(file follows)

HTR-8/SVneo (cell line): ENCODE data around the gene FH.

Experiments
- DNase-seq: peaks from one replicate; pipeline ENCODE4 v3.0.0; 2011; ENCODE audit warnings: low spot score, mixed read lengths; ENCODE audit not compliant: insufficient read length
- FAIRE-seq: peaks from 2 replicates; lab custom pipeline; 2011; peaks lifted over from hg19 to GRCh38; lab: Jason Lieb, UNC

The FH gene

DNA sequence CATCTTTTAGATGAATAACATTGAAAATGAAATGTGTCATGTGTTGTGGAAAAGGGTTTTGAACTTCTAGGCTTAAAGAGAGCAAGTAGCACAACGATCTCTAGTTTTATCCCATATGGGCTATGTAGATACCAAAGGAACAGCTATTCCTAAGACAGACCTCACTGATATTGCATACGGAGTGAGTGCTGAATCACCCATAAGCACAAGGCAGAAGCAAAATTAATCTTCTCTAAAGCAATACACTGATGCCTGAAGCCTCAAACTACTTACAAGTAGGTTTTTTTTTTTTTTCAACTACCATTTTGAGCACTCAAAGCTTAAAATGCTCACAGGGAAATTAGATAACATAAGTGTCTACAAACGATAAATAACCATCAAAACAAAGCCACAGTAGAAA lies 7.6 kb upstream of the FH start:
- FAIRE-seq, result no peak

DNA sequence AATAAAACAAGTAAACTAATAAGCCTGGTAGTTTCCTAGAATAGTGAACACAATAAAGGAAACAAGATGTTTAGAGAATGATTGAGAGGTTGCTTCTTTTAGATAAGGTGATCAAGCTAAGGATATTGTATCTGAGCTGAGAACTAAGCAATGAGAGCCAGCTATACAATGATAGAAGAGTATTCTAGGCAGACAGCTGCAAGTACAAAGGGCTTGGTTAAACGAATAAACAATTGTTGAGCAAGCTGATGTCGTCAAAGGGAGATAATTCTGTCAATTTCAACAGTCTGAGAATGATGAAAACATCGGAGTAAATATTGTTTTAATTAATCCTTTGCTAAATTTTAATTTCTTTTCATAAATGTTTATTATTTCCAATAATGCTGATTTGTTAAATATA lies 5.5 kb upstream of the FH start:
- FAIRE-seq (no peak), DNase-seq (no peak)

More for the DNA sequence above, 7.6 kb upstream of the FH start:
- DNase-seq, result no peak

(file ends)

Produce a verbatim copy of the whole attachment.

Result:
HTR-8/SVneo (cell line): ENCODE data around the gene FH.

Experiments
- DNase-seq: peaks from one replicate; pipeline ENCODE4 v3.0.0; 2011; ENCODE audit warnings: low spot score, mixed read lengths; ENCODE audit not compliant: insufficient read length
- FAIRE-seq: peaks from 2 replicates; lab custom pipeline; 2011; peaks lifted over from hg19 to GRCh38; lab: Jason Lieb, UNC

The FH gene

DNA sequence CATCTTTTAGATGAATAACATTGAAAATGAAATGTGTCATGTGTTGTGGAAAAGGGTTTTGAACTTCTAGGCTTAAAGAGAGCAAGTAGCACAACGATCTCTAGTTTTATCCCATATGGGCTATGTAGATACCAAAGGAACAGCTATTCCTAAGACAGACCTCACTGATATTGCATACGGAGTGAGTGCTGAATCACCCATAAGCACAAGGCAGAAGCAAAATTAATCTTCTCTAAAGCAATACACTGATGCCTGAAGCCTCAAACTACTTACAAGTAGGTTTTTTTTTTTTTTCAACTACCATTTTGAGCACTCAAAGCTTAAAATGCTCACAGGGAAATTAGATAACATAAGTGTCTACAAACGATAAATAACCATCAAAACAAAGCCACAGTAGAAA lies 7.6 kb upstream of the FH start:
- FAIRE-seq, result no peak

DNA sequence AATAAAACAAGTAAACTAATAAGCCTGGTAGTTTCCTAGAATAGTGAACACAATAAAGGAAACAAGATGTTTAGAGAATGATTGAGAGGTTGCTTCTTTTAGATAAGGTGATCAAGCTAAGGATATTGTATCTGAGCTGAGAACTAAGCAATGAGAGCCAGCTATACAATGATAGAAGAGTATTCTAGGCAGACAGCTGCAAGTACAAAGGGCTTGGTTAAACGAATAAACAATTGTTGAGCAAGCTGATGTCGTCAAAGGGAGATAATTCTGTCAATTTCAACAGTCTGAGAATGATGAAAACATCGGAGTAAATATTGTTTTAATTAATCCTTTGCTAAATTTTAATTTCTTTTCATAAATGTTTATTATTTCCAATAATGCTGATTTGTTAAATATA lies 5.5 kb upstream of the FH start:
- FAIRE-seq (no peak), DNase-seq (no peak)

More for the DNA sequence above, 7.6 kb upstream of the FH start:
- DNase-seq, result no peak